A ransomware attack on the Texas-based cloud computing giant Rackspace Technology caused email outages for thousands of its customers, the company disclosed.
According to a status page posted on its website, the company said it had “powered down and disconnected its Exchange service” after a “security incident” that was isolated to its Hosted Exchange business. Rackspace said it discovered some suspicious activity on its platform and hired a leading cybersecurity firm to investigate the security incident and determine “what, if any, data was affected.”
A ransomware attack on Hosted Exchange caused Rackspace email outages
Rackspace confirmed that email outages experienced by thousands of customers resulted from a ransomware attack on its Hosted Exchange business.
“As you know, on Friday, December 2nd, 2022, we became aware of suspicious activity and immediately took proactive measures to isolate the Hosted Exchange environment to contain the incident,” the company said. “We have since determined this suspicious activity was the result of a ransomware incident.”
Rackspace said in an SEC filing that the ransomware attack would cause a loss of revenue in the Hosted Exchange business that generates $30 million a year in the Apps & Cross Platform segment and have other “incremental costs.”
Likely, the impacted customers would incur expenses and potentially lose business and data due to Rackspace email outages. Rackspace did not disclose the number of customers affected by the email outages and if their data was safe from unauthorized access. The cloud infrastructure company also did not reveal the identity of the ransomware group or whether it had received any ransom demands.
“This latest targeted ransomware attack on a managed cloud computing company demonstrates the immense impact these incidents can have on business success and uptime,” said Arti Raman, CEO and founder of Titaniam. “It is also a critical reminder that even the most technical organizations can eventually fall victim. It can truly happen to anyone and any company.”
However, Raman believes organizations could minimize successful ransomware attacks and subsequent data exfiltration. She recommended a “three-part solution” that includes prevention and detection solutions, data security tools such as encryption in transit to prevent large-scale exfiltration, and backup and recovery.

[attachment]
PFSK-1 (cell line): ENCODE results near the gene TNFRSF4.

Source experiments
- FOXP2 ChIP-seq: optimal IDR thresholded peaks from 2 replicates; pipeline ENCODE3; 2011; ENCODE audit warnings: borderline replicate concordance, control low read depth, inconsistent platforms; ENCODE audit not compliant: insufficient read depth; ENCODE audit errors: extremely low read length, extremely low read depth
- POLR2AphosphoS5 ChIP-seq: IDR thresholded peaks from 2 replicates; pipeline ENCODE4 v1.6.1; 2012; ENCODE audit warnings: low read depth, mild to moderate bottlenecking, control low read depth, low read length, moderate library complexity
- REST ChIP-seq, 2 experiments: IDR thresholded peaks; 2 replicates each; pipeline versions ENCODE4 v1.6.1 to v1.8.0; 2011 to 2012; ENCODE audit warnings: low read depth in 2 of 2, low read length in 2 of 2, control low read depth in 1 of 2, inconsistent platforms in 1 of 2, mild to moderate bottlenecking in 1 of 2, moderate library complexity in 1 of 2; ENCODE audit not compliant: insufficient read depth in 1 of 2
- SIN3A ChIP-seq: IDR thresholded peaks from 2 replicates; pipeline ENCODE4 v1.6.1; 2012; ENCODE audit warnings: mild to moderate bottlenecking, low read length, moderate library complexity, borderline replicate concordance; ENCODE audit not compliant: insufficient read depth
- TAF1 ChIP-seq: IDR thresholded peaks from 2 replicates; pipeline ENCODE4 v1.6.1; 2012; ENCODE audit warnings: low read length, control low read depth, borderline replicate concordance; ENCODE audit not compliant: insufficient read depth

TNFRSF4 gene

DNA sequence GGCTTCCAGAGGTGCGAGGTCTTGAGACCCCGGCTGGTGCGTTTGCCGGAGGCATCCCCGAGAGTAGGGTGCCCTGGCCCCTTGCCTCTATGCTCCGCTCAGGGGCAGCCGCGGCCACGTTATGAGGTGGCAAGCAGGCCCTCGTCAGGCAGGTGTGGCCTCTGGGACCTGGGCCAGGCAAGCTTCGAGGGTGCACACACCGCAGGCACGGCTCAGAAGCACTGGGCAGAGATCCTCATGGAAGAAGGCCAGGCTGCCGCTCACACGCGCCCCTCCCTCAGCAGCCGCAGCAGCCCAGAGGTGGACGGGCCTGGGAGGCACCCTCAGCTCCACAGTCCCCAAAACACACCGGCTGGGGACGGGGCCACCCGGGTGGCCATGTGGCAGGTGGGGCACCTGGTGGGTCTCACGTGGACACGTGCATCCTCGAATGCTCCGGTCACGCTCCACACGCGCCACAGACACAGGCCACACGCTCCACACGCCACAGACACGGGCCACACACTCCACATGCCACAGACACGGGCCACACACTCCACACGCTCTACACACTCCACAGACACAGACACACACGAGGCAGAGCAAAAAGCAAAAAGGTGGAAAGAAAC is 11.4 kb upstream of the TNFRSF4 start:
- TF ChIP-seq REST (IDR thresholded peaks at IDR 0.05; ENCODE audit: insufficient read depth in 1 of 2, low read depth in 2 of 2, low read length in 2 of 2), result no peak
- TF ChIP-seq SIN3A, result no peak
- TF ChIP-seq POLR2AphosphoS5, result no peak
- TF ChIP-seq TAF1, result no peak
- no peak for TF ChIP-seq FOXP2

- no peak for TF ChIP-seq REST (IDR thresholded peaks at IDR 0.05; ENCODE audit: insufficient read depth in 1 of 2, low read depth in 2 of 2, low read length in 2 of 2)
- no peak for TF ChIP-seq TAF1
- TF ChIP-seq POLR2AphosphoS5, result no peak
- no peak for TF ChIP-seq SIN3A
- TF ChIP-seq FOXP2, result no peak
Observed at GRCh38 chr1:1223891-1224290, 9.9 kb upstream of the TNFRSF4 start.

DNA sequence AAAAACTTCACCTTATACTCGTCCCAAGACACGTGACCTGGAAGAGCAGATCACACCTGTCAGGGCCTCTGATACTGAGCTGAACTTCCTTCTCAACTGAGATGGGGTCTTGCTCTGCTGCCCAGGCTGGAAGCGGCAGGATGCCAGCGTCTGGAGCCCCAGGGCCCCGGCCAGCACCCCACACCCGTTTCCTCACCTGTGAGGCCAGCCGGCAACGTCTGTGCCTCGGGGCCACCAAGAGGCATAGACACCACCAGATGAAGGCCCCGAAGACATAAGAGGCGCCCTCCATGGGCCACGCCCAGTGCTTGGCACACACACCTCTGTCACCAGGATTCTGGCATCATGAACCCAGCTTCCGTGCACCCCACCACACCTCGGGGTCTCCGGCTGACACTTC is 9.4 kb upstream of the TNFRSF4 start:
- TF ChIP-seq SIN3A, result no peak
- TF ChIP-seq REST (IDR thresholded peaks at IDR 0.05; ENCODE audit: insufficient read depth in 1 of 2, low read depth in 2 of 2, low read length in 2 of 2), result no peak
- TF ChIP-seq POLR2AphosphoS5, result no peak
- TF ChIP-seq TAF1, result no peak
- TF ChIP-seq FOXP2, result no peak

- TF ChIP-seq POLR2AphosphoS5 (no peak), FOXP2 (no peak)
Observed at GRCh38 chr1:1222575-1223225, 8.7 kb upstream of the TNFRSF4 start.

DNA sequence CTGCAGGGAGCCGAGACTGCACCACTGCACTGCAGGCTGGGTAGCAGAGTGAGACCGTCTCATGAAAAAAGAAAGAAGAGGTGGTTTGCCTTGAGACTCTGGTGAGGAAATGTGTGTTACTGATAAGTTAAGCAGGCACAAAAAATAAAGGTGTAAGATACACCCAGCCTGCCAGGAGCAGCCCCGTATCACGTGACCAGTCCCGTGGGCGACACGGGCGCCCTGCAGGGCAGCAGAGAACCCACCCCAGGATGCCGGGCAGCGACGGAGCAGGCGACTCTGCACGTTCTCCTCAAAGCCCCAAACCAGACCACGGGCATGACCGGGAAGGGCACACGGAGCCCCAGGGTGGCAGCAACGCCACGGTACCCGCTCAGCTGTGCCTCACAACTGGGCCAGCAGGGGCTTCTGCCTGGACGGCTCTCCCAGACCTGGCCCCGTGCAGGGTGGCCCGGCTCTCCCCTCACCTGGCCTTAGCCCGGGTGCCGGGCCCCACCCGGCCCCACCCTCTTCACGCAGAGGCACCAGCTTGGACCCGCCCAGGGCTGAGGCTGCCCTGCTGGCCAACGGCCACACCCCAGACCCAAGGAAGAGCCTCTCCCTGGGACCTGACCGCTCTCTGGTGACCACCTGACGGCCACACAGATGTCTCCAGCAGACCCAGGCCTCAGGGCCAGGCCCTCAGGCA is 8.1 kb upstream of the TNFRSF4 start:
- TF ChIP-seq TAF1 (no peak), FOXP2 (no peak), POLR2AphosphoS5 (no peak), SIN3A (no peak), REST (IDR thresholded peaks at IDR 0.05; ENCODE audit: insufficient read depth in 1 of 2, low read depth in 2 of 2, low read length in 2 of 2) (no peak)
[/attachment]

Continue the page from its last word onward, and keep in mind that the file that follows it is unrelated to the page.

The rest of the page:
Rackspace migrates customers after widespread email outages
Earlier, the cloud computing company had been urging its customers to migrate from Microsoft Exchange service to Microsoft 365. However, the company warned about the demanding process of configuring each user’s email account during the migration.
Some customers resorted to hiring third-party tech support firms after the attack to facilitate the switch after unsuccessful attempts to engage the overwhelmed Rackspace customer service. Others took to social media to complain about the Rackspace email outages and the laborious task of migrating to the cloud version of the email communications suite.
Meanwhile, Rackspace began transferring its Hosted Exchange customers to reduce disruption caused by email outages. The company offered free Microsoft 365 subscriptions and mobilized a team of 1,000 support technicians in a “surge capacity” to facilitate the migration.
Rackspace claims to have transferred thousands of customers and tens of thousands of users, although many tickets remained unresolved.
According to the company, customers with archived data could import it to their Microsoft 365 account. However, only customers subscribed to Rackspace archive service were guaranteed to recover their data from the impacted platform.
The hosting company also offered an email forwarding option to reroute emails received in impacted mailboxes to an external email address during the ongoing migration.
Rackspace ransomware attack exploited the ProxyNotShell Microsoft Exchange vulnerability
Former Microsoft employee and security researcher Kevin Beaumont stated that the Rackspace ransomware attack leveraged the ProxyNotShell Microsoft Exchange vulnerabilities CVE-2022-41040 and CVE-2022-41082. A Vietnamese cybersecurity firm GTSC discovered the vulnerability in September and attributed its exploitation to nation-state hackers.
According to Beaumont, Rackspace’s Microsoft Exchange servers had build numbers predating the ProxyNotShell vulnerability. He estimated that thousands of small and medium businesses had been impacted by Rackspace email outages.